Differences in accuracy at long distances are pronounced with variations in ammunition. At 600 yards it is always worth starting with at least factory Match grade and working up from there. You can try shooting your plinking reloads, or standard boxed rounds, but the results will be a discouraging score in this game. Entire books have been written on reloading for accuracy, but we can touch on the basics important for this game. Safety First! Work up your loads from below the maximum recommendations, the tightest groups may come from the middle of the spread. Matching the overall length to the chamber is important for accuracy, with guns individually “liking” certain length and component combination

Reloading tooling matters. Sorting and checking components matters. Beam scales appear to be more accurate than digital, breezes in the workshop matter.
EVERYTHING MATTERS! There is no such thing as going overboard in ammunition building. Once your hardware and optics are as right as you care to spend, your ammunition and your head are the other big variables within your control. The more care you bring to ammunition construction the tighter your groups can be.

Heavier calibers may be less affected by wind. Typically the calmest air is in the morning, with afternoon winds creating more of a challenge. If you are planning on trying a variety of bullet weights, you might shoot the lighter rounds early in the day and save the heavier rounds or larger calibers for afternoon.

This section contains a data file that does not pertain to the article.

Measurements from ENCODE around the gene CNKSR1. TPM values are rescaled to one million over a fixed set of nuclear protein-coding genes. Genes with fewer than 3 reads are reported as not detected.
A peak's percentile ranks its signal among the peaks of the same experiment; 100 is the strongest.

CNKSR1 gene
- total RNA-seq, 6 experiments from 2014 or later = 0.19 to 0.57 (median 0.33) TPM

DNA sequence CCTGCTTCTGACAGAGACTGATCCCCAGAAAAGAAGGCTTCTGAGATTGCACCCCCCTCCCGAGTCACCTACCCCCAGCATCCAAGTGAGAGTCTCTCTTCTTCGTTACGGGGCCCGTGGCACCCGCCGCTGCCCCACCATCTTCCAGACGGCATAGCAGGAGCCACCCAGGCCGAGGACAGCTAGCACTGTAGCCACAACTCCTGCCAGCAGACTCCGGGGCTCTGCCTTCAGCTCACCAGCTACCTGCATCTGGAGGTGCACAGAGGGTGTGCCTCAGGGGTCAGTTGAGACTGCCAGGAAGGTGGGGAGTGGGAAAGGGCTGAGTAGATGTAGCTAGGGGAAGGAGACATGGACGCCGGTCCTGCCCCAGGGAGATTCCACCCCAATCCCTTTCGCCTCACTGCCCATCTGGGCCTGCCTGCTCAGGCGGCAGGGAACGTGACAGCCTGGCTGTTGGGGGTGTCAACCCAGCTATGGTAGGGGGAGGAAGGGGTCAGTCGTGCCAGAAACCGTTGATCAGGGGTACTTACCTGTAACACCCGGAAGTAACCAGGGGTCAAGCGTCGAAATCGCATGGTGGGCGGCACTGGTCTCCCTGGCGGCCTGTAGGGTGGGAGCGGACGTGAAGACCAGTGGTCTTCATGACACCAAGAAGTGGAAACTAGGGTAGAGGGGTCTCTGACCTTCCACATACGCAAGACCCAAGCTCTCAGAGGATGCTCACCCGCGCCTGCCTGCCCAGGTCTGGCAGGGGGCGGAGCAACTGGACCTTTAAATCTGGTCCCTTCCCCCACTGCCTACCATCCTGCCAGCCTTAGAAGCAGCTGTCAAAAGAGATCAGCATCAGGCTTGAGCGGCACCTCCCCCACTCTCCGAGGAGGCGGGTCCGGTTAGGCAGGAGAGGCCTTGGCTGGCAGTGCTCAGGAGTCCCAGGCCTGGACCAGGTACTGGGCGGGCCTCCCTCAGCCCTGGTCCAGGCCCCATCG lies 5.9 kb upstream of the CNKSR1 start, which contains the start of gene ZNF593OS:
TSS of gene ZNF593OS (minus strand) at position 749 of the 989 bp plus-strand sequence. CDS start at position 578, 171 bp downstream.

You don’t have to be a fanatic to have fun at this game, but it helps. WARNING! PRECISION RELOADING CAN LEAD TO OBSESSIVE BEHAVIOR! Do a reality check once in a while or have somebody hit you with a board and remind you there is more to life than precision shooting. No, don’t ask what!

Electronic Ear Muffs

These are worth considering for protecting your hearing and enhancing your enjoyment of the experience. As with most things you get what you pay for, and the
more expensive units are well worth the price in my opinion. Being able to hear and take part in conversations is important, and you will learn a lot faster when you can catch comments that you might have missed wearing passive hearing protection. Some of the better units will amplify sounds by up to 18 decibels, while limiting noise levels to 85 decibels. The higher the Noise Reduction Rating the more noise the unit will be able to filter out, very important if you are set up next to someone using a muzzle brake.

There are some inexpensive electronic muffs on the market, and these can be very helpful in proving the concept without breaking the bank. The pair I have shuts off amplification completely rather than compressing the sound level, and takes 2-3 seconds to recover amplification after shut-off. The result on the firing line is that half the time you can’t hear anything, every conversation is chopped up. Fine for some applications but less than desirable for competition use in my opinion.

Eye & Ear protection is mandatory

For more information, contact Shoot Chairs

Shoot Chairs: Barry Bluhm twilitez585@hotmail.com
Gene Hooper
Bruce Duncan mauser1909@verizon.net